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Free Macbeth Essays: Corruption

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Corruption in Macbeth

 

Power has the ability to destroy one's nature.  Thus, making one capable

to do many things he would not normally do, unless power has been an

influence.  Once Macbeth realizes that he has power, he becomes a person of

corruption.  This power he attains allows him to commit many sins in order to

become King of Scotland.   In Macbeth, a play by William Shakespeare, Macbeth

corrupts through power, guilt, and ambition.

 

    Macbeth, with his desire to achieve a particular goal, plans to be the

most powerful person in Scotland.  Macbeth fights on Scotland's side and

kills Macdonwald.  King Duncan tells to "go pronounce his present death, and

with his former title greet Macbeth" (I.ii.63-65).  King Duncan hears of

Macbeth's powerful and noble qualities and crowns him the new Thane of

Cawdor.    Macbeth kills King Duncan, which leaves an empty spot for a new

King.  He has "done the deed" and there is a very loud "noise" (II.ii.19).

He is reassuring himself that he will become very powerful.  Soon Macbeth

learns of heirs to the throne of which may interfere with his power, and he

immediately orders for the death of both Banquo and Fleance.  He tells the

hired murderers to "leave no rubs nor botches in the work . . . Fleance, his

son . . . is far less material" (III.ii.153-155).  With this, he is allowing

these undermining and evil ways of his to get the betterment of him,

corrupting his being.  Macbeth is so consumed by the thoughts of becoming

powerful that he corrupts himself to an even further extent.

 

    Before and after the murder of Duncan, Macbeth is consumed with the

thoughts of guilt.  When he tells his wife of the future, she begins to

manipulate him into wanting to kill King Duncan.  Yet, Macbeth resists the

horrible thoughts and tries to push them out of his mind because "Duncan has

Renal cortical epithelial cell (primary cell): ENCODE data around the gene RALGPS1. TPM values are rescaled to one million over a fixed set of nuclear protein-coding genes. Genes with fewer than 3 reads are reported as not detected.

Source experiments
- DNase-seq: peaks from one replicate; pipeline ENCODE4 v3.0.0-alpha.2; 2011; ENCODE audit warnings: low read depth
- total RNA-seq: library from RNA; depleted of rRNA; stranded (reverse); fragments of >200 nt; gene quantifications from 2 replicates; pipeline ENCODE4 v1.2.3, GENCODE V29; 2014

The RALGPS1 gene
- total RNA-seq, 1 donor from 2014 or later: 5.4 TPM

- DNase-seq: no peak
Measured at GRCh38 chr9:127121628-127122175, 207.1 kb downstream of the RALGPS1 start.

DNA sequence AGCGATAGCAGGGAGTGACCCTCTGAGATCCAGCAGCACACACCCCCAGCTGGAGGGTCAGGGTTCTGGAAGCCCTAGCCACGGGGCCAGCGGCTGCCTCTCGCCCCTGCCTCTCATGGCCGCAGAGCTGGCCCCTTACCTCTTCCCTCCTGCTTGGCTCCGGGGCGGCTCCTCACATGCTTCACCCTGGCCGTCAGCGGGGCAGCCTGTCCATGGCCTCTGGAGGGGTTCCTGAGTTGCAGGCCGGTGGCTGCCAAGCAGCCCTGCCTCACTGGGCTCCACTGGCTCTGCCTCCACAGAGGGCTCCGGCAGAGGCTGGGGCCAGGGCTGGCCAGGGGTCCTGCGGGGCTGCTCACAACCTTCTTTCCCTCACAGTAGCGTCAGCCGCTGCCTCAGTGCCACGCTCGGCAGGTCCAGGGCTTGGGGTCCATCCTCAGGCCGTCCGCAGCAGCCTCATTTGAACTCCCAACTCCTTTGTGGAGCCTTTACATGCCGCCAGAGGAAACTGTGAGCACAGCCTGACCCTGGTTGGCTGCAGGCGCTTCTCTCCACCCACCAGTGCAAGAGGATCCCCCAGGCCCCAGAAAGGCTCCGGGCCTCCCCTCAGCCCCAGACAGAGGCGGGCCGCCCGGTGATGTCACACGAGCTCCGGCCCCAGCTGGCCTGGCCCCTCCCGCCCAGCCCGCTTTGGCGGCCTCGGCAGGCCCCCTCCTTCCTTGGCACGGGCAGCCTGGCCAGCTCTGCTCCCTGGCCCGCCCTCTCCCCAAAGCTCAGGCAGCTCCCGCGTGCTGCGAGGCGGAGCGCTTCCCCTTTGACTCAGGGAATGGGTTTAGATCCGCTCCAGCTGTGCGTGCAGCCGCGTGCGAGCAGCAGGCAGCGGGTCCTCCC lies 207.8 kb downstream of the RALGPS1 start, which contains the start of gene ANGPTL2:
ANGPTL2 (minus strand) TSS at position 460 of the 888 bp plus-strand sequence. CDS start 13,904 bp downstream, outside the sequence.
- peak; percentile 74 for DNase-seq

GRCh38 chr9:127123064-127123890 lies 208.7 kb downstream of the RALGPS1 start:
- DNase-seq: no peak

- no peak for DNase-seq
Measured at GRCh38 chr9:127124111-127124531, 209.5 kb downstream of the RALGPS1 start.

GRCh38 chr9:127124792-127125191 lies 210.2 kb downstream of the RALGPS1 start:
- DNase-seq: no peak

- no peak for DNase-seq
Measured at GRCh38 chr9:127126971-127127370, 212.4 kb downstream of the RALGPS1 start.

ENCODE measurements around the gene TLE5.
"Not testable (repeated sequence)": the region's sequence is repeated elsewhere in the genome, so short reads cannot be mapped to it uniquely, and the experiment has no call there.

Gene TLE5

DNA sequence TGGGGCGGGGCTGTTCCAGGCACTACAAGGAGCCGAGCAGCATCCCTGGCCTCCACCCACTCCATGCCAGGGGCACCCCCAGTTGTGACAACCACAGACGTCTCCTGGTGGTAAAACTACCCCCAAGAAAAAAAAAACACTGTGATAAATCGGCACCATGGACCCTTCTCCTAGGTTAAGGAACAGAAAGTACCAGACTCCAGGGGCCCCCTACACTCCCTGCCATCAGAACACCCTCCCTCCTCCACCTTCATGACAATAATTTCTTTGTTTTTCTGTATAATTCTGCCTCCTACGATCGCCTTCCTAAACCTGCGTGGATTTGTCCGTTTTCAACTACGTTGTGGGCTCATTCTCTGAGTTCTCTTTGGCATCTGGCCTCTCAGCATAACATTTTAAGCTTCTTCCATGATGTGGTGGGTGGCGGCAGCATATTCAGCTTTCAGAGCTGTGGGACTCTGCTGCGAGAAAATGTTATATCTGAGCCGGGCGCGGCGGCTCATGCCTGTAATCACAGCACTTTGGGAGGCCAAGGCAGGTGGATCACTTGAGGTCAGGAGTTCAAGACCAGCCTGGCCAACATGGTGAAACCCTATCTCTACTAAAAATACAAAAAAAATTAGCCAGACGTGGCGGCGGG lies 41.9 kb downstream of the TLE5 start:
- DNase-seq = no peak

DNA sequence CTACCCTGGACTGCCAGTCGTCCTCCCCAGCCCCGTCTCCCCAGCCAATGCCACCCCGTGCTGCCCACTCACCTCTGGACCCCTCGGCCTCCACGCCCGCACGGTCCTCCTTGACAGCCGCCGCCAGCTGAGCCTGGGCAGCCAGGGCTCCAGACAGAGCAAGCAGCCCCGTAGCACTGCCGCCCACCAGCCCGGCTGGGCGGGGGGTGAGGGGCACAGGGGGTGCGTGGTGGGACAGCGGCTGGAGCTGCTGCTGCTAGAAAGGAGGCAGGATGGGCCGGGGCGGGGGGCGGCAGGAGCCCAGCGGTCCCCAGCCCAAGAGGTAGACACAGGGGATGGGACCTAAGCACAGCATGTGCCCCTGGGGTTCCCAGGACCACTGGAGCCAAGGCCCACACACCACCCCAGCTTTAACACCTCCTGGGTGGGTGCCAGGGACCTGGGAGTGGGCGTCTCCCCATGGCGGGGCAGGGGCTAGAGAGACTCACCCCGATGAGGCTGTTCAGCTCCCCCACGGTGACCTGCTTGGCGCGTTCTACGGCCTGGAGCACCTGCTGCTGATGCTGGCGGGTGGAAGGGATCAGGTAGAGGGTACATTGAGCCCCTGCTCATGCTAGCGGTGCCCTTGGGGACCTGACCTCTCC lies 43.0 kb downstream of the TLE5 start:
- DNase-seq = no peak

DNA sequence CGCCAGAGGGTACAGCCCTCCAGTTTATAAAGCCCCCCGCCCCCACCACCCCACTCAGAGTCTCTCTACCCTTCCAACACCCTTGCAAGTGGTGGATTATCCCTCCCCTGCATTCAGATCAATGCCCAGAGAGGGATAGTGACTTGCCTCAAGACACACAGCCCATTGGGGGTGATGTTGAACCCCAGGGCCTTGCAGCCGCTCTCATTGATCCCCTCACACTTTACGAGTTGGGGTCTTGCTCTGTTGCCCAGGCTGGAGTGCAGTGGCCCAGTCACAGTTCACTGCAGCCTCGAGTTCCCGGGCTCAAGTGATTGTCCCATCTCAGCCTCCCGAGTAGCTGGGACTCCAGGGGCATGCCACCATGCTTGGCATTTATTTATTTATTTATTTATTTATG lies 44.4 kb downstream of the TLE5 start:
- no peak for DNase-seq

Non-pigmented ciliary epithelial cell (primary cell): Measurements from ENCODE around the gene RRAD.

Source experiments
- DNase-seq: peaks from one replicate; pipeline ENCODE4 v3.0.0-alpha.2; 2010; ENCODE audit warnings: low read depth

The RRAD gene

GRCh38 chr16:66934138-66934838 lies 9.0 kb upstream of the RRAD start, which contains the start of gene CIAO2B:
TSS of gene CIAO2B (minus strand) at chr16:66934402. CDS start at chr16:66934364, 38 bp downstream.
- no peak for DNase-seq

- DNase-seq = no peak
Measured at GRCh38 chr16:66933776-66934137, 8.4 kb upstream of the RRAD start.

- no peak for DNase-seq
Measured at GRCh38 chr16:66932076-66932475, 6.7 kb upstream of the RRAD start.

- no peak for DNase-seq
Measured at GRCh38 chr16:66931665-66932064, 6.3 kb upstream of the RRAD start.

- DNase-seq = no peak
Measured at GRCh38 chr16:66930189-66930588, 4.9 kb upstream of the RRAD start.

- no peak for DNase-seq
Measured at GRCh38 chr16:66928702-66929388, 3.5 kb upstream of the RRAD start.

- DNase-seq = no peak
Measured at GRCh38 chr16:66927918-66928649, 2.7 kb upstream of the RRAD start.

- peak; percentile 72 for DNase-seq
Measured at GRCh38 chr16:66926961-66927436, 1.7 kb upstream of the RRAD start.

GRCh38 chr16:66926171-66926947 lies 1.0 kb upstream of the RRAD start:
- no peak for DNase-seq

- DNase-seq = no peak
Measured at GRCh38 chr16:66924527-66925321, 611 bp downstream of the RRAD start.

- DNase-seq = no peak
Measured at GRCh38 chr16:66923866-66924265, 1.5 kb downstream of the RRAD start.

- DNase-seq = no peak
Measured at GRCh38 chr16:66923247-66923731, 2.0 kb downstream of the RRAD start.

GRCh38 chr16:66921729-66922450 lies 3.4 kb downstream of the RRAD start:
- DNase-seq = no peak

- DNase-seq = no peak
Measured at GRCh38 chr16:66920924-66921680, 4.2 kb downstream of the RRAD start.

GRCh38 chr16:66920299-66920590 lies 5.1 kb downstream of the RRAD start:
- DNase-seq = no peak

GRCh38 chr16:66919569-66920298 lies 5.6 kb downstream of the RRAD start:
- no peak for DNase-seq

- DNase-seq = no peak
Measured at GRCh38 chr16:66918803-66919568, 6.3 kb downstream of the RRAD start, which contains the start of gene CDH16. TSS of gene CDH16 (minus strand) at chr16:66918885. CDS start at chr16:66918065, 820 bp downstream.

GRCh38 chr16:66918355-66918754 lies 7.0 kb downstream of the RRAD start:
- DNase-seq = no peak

always honored him" (I.vii.35).  King Duncan is a very good friend to Macbeth

and he feels guilt about his death.  Macbeth is growing more and more

delirious and wants to get out of the murders.  When attending the gathering

he tells guests that "[his] dull brain [is] wrought with forgotten things"

(I.iii.166-167).  He is slowly allowing himself to be eaten alive by such

guilt that he even admits to his party attendants.  Macbeth goes through with

the slaying of Duncan.  His wife tells him to look innocent and to "carry

[the daggers] and smear the sleepy grooms with blood" (II.ii.63-64).  His

innocence is no longer available, that it is nearly a pawn in his game to be

crown King of Scotland.  While he seems very strong on the outside, very

quietly on the inside Macbeth's existence is being thrown about, all from the

corruption of the want of power which leads to the feeling of guilt.

 

    Macbeth's ambition allows him to become more involved in the thought of

becoming powerful.  He first begins to think of his being King, after the

three witches begin to tell him of his fate.  When they try to leave, he

immediately remarks for them to "stay" and to "tell [him] more" (I.iii.73).

By Macbeth wanting to know of his future plans, he is ambitiously corrupting

himself. Macbeth longs to become King so much that he will do anything to

meet his goal.  Macbeth has "no spur to prick" the outcome of his intent,

"but only Vaulting ambition" (III.ii.50-51).  Macbeth's continuous ambition

is present in his wanting to have a succession of kings after him.  After

Macbeth finds out of Banquo and Fleance's escape, he takes no time in moving

onto the next victim.  His ambition is to "surprises" Macduff with the "edge

o' th' sword," but his wife and children, their "unfortunate souls," die

instead (IV.i.174-177).  Coincidentally, Macduff went to England, rendering

his family defenseless at the time of their murder.

 

    Macbeth's thoughts are the first to trigger his corrupt ways.  Because

Macbeth craves such a power, his soul is eaten away at the thought of

becoming King of Scotland.  Thus, when he becomes King, he allows himself to

deteriorate even more.  Macbeth does suffer from his power, guilt, and

ambition until he has died.  It is not the witches, knife, or man that kill

Macbeth.  It is his ambition that drove him into Hell.

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